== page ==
Mid-holiday week movie news report (updated)

Somewhat to my surprise, given how slow Monday and Tuesday was, we have some movie news to report. Sadly, the first item is a bummer.

* Our very sincere condolences to the friends, family, and avid readers of writer and horror/gore maven Chas Balun, who died of cancer on December 18th. Probably mostly because of my phobia of the kind of movies he championed, Balun’s name wasn’t immediately familiar to me before this, but clearly the author and longtime contributor to Fangoria and Gorezone was a writer whose work meant a great deal to genre fans as well as a very sincere film geek/cinephile, and for that he has my respect. The Fangoria blog has a very good obituary.

* Sony has not been including a screener DVD for Duncan Jones’ highly regarded science fiction film, “Moon,” in its pre-Oscar promotional package. The result: “Twitter storm“!

Moon

* It’s now Sir Peter Jackson to you.  Considering the positive impact his LOTR tour de force must have had on the New Zealand economy, they might have considered making him king. Okay, New Zealand doesn’t have one. Also, I gather it’s more of a British Commonwealthy kind of a thing.

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Xmas ghosts, a dead popster, goat starers, aliens, a box, and some demons

Yes, it’s a real mishmash this weekend at the box office and I’ve got less time than usual — but let’s just see how it goes.

A Christmas Carol

Anyhow, the clear winner over the next few days will almost certainly be yet another version of Charles Dicken’s constantly remade and revisited holiday perennial, this time from Disney, “A Christmas Carol.” Jim Carrey stars as Scrooge, who won’t hurt at the box office and Robert Zemeckis, in his “Polar Express” mode, is at the helm. Personally, while I found the earlier motion-capture movie a fun visceral thrill ride in Imax 3-D, despite a story that was the very definition of treacle, I personally find this style of animation extremely ugly; it’s as if it’s always stuck in the armpit of the Uncanny Valley. Moreover critics, including our own David Medsker, complain that Zemeckis gets carried away with the effects and makes things a bit too visceral and scary for the film’s own good. Still, if it worked even for Mr. Magoo, there’s no reason to think it won’t work well enough for some fiscal redemption. THR‘s Carl DiOrio, whose nearly as jolly as an way-too-early St. Nick, is guessing it’ll grab about $40 million in premature yuletide cheer. A split decision by critics is, I suppose, neither here nor there.

After that, we have four films that will be duking it out with two extant strong releases, Michael Jackson’s ghostly final bow, “This Is It,” which may benefit from better than expected word of mouth and, of course, the horrifyingly profitable “Paranormal Activity.” Intriguingly, all these new major releases have a slightly spooky and/or “paranormal” spin and trying to guess which will do best is probably about as wise as playing with a Ouija board at a demon-infested San Diego townhome.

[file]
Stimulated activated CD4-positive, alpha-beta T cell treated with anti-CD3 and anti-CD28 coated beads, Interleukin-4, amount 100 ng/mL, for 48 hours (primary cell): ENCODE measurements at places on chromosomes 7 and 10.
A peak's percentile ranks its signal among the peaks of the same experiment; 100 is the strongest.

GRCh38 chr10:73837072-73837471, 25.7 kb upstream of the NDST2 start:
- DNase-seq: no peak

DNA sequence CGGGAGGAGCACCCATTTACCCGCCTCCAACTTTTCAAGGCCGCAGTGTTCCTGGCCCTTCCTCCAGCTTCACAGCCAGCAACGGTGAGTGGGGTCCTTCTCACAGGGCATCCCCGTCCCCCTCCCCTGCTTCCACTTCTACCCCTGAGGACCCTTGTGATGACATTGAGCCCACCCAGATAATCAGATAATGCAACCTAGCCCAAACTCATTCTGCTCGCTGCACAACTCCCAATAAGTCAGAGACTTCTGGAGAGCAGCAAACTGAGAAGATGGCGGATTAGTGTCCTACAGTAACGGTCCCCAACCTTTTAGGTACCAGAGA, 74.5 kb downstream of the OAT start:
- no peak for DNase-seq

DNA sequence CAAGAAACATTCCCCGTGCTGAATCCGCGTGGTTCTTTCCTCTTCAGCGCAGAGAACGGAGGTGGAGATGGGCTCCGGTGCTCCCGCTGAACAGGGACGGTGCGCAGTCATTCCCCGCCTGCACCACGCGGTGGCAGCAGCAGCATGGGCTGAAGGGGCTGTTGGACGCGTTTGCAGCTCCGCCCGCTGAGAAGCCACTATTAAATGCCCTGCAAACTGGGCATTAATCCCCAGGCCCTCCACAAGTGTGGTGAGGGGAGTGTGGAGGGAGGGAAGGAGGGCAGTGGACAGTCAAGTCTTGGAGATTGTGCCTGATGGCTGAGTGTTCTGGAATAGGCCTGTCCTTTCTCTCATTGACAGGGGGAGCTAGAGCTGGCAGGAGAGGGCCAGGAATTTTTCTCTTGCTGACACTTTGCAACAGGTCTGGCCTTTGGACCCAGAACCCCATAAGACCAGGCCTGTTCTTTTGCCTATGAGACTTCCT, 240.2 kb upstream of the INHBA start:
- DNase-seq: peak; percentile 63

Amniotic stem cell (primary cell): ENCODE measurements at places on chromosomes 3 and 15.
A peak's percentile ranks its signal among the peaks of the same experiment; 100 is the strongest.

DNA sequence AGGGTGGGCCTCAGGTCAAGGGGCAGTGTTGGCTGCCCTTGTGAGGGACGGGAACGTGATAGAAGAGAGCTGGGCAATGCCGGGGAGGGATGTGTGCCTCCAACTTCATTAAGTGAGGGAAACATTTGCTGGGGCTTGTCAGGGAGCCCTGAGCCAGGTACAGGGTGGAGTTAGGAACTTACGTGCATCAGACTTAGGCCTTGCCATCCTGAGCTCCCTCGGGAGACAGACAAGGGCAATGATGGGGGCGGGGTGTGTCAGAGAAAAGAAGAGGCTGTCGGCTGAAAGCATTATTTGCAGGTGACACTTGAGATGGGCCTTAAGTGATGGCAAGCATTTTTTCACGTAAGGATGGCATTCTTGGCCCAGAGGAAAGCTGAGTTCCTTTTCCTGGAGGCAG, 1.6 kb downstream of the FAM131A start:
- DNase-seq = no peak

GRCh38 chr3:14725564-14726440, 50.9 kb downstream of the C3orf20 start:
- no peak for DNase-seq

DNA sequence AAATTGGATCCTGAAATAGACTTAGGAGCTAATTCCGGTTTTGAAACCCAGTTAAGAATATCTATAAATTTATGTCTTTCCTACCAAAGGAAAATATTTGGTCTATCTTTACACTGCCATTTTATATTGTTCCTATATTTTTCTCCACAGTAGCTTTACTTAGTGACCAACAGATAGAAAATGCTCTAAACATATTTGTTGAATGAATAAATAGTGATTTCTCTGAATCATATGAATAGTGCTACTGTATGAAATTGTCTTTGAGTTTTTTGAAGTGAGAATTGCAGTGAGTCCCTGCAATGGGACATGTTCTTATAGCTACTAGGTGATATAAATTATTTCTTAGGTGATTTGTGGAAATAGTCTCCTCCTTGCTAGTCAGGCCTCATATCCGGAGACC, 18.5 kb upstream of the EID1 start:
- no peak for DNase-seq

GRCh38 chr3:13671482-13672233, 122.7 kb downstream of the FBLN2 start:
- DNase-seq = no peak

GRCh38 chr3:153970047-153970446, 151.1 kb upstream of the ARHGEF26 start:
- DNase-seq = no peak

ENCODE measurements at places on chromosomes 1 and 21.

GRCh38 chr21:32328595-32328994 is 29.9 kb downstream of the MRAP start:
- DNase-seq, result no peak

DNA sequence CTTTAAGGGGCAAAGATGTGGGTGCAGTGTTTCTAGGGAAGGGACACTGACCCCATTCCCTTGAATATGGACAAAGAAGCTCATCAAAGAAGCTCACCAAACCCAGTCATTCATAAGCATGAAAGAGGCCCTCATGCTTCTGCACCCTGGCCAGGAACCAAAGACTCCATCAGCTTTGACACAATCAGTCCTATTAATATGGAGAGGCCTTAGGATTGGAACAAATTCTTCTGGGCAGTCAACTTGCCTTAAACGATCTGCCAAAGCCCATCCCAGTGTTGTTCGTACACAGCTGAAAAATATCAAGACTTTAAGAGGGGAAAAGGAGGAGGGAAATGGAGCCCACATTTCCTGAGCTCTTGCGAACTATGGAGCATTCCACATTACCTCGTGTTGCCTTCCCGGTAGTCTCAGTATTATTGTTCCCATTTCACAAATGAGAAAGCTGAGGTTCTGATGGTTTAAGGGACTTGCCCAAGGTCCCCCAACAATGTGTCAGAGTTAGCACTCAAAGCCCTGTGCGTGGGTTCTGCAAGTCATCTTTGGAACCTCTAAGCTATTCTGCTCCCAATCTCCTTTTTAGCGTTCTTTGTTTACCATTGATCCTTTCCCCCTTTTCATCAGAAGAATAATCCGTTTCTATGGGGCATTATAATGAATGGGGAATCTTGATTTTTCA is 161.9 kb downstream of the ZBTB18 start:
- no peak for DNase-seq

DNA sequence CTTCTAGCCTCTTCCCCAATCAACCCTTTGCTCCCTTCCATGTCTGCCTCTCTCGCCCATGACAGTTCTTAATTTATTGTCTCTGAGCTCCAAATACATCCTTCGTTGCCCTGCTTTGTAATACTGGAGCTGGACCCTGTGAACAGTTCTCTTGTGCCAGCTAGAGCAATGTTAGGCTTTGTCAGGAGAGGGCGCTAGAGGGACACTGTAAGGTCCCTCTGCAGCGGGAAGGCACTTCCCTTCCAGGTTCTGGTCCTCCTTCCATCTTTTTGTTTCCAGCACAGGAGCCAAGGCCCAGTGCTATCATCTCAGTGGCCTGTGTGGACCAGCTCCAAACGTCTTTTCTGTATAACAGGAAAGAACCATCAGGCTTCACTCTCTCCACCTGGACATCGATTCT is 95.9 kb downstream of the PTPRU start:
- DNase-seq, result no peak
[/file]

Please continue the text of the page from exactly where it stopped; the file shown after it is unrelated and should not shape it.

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Take that Kyle Smith! A very special movie moment

I could go on and on and on about how stupid I think Kyle Smith’s attempted take-down of the entire Harry Potter series is. But, rather than go on at length with thoughts about how anyone who writes for the mendacious New York Post should think several times before discussing morality in culture, I’ll simply go with a Harry Potter-inspired fantasy movie moment I forgot to include over the weekend.

This one is from perhaps my favorite Roger Corman film, the relatively lavish 1963 B-picture, “The Raven.” Much more a comedy/dark fantasy than a horror film, and only tangentially related to the Edgar Allen Poe poem, it is written by the great horror/fantasy writer Richard Matheson (the novel I Am Legend, both the book and the film “Somewhere in Time,” and innumerable “Twilight Zone” episodes) and featured three of the true greats of old school horror typecasting: Boris Karloff, Vincent Price, and (sadly not featured in this video) Peter Lorre. An extremely young Jack Nicholson is also on hand in the kind of bland, male ingenue roles that helped him to consider writing as a career.

I guess this might be the closest the movies have come to Harry vs. Voldemort until the second “Harry Potter and the Deathly Hallow’s: Part II.” Of course, since I haven’t read the final Potter novel yet, for all I know they settle the whole thing on page 1 with card tricks and an applause meter.

  

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